India has 54 National Parks and 370 Wildlife Sanctuaries, many of which were former Maharajahs' hunting grounds in the central portion of this enormous country.
India also has over 1200 species of bird, and is on main migratory routes, so it is a satisfyingly good country for bird-watchers, but everybody knows the main event is the increasingly endangered tiger. Although poaching and lack of organisation are detrimental factors, the country is finally becoming more aware of its wildlife heritage, and it is well worthwhile exploring a wildlife park or two.
Among the best parks are Kanha, Bandhavgarh, Pench, Nagahole, and Gir (where the last of the Asian lions still exist).
Kanha National Park is spread over 1,300 square miles of thick forest and savannah plains in the Mandla district of Madhya Pradesh and is the area that inspired the writings of Rudyard Kipling, in particular The Jungle Book.
Elsewhere there is the completely unexploited Satpura National Park in Madhya Pradesh. Spread across the highest stretch of the rugged Satpura mountains, the National Park is classic tiger country, supporting an astonishing array of prey species including gaur, sambar, chital, wild boar, chausingha, nilgai antelope and their predators - tiger, leopard, wild dog, wolf and sloth bear - in such numbers that every foray into the jungle all but guarantees sightings of some impressive beastie or other.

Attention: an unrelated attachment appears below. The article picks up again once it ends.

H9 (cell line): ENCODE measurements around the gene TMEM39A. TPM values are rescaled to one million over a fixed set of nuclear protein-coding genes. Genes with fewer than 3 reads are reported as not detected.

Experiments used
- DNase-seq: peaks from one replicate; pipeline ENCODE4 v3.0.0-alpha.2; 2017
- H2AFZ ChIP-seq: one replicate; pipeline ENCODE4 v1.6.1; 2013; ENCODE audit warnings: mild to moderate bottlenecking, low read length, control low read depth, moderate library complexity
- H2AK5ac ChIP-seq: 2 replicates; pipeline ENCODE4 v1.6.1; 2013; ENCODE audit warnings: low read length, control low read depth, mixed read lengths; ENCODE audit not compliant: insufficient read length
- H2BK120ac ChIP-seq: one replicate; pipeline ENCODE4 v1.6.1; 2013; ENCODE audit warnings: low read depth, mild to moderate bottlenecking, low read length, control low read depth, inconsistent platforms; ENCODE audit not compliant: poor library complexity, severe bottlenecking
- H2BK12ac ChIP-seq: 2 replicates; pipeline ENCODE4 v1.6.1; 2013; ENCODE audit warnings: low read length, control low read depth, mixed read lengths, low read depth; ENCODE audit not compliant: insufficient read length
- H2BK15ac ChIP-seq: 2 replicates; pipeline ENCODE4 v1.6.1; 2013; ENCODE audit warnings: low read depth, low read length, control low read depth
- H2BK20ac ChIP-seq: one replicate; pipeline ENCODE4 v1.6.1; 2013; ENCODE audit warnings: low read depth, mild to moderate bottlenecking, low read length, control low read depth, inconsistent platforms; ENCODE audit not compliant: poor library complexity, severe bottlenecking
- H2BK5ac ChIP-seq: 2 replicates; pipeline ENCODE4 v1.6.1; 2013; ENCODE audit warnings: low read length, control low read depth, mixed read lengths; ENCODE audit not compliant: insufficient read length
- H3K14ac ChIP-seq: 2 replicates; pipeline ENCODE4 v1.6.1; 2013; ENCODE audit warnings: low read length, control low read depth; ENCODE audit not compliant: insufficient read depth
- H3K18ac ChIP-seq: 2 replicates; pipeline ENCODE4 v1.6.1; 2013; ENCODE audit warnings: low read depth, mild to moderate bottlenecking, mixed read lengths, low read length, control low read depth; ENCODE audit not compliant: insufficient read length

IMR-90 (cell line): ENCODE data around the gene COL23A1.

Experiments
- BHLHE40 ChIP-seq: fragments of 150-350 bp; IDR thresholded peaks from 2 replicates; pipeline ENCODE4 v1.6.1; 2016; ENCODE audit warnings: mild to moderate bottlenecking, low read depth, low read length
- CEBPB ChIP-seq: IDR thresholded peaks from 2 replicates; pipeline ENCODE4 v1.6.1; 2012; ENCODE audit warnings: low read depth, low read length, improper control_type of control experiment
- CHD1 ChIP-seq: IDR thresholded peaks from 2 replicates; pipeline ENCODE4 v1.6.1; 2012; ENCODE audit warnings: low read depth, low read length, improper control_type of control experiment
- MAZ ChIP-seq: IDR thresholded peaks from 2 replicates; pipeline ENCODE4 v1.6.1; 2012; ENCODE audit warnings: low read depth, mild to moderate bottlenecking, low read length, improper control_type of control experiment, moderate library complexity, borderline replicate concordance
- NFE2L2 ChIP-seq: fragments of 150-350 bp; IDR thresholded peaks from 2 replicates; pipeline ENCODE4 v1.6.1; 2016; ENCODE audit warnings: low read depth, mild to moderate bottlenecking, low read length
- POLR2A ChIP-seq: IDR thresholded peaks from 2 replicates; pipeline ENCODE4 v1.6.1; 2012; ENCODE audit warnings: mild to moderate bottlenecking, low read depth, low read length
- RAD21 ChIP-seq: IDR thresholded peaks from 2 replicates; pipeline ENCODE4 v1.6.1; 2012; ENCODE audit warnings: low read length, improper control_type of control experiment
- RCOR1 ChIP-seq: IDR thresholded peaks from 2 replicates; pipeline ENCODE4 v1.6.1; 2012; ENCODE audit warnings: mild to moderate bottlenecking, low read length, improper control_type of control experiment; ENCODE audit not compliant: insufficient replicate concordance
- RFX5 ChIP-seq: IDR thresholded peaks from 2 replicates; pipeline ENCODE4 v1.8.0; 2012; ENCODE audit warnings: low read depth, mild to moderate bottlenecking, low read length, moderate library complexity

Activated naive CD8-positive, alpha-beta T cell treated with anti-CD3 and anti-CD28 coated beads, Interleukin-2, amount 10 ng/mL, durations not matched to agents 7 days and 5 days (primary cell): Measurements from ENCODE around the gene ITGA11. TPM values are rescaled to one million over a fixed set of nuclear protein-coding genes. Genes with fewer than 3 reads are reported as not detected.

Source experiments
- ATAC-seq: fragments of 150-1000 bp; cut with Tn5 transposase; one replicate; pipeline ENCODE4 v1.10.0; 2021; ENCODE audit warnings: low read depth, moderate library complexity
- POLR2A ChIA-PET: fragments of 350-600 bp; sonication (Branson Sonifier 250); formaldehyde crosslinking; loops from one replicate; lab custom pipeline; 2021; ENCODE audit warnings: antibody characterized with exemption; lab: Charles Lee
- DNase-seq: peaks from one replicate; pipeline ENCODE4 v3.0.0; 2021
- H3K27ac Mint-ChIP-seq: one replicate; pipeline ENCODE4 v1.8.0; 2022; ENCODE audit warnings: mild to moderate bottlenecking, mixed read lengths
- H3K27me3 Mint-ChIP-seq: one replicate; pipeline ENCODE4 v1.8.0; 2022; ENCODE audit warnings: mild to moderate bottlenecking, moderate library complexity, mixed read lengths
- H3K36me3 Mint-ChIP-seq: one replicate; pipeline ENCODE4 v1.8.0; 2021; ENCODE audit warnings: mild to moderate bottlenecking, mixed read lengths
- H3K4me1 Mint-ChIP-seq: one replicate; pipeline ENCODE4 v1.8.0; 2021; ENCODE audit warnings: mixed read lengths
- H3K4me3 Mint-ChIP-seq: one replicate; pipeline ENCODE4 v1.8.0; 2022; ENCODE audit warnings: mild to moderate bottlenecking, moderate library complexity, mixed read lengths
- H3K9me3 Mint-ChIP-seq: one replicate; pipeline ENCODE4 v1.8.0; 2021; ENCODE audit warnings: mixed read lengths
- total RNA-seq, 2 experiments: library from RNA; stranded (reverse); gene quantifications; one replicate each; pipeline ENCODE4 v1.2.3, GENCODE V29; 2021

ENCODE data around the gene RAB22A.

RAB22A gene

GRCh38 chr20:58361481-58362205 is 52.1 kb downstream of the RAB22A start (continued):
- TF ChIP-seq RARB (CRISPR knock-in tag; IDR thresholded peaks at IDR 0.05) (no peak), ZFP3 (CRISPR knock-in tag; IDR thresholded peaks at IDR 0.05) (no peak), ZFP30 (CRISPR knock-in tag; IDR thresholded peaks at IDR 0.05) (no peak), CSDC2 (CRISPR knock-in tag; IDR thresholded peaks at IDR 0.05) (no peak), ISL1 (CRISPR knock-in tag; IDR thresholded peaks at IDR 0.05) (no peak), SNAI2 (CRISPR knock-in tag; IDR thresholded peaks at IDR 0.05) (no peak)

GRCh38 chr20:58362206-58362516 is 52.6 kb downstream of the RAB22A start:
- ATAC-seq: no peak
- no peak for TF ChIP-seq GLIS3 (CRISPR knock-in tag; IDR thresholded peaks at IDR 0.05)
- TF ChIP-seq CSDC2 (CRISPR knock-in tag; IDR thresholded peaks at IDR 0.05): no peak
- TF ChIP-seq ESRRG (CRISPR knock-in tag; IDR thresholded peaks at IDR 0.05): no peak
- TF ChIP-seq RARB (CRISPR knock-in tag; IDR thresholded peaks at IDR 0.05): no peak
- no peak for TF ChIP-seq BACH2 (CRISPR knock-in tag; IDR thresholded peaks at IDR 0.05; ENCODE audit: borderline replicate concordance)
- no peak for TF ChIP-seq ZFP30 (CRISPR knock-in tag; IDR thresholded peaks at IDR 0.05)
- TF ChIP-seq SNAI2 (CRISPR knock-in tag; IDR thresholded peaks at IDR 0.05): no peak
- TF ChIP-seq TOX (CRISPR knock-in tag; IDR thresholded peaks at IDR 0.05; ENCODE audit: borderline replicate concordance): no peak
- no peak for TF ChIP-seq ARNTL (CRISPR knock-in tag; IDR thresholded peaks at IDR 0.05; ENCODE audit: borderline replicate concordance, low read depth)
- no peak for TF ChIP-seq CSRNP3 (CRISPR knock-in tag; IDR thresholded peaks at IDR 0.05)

Away from the Indian wildlife, the centre of India also boasts some of the country's cultural highlights. In Uttar Pradesh, Varanasi - the city of Shiva - has been a centre of learning for thousands of years, and is one of India's holiest cities, where colourful (and seriously photogenic) religious rituals take place on the ghats by the Ganges.
In Madhya Pradesh, Khajuraho has some of India's best known temples, a thousand years old and covered with erotic carvings.
At Bhimbetka see rock paintings dating back more than 10,000 years, while Ahoka has an ancient stupa, and Gwalior a forbidding fort.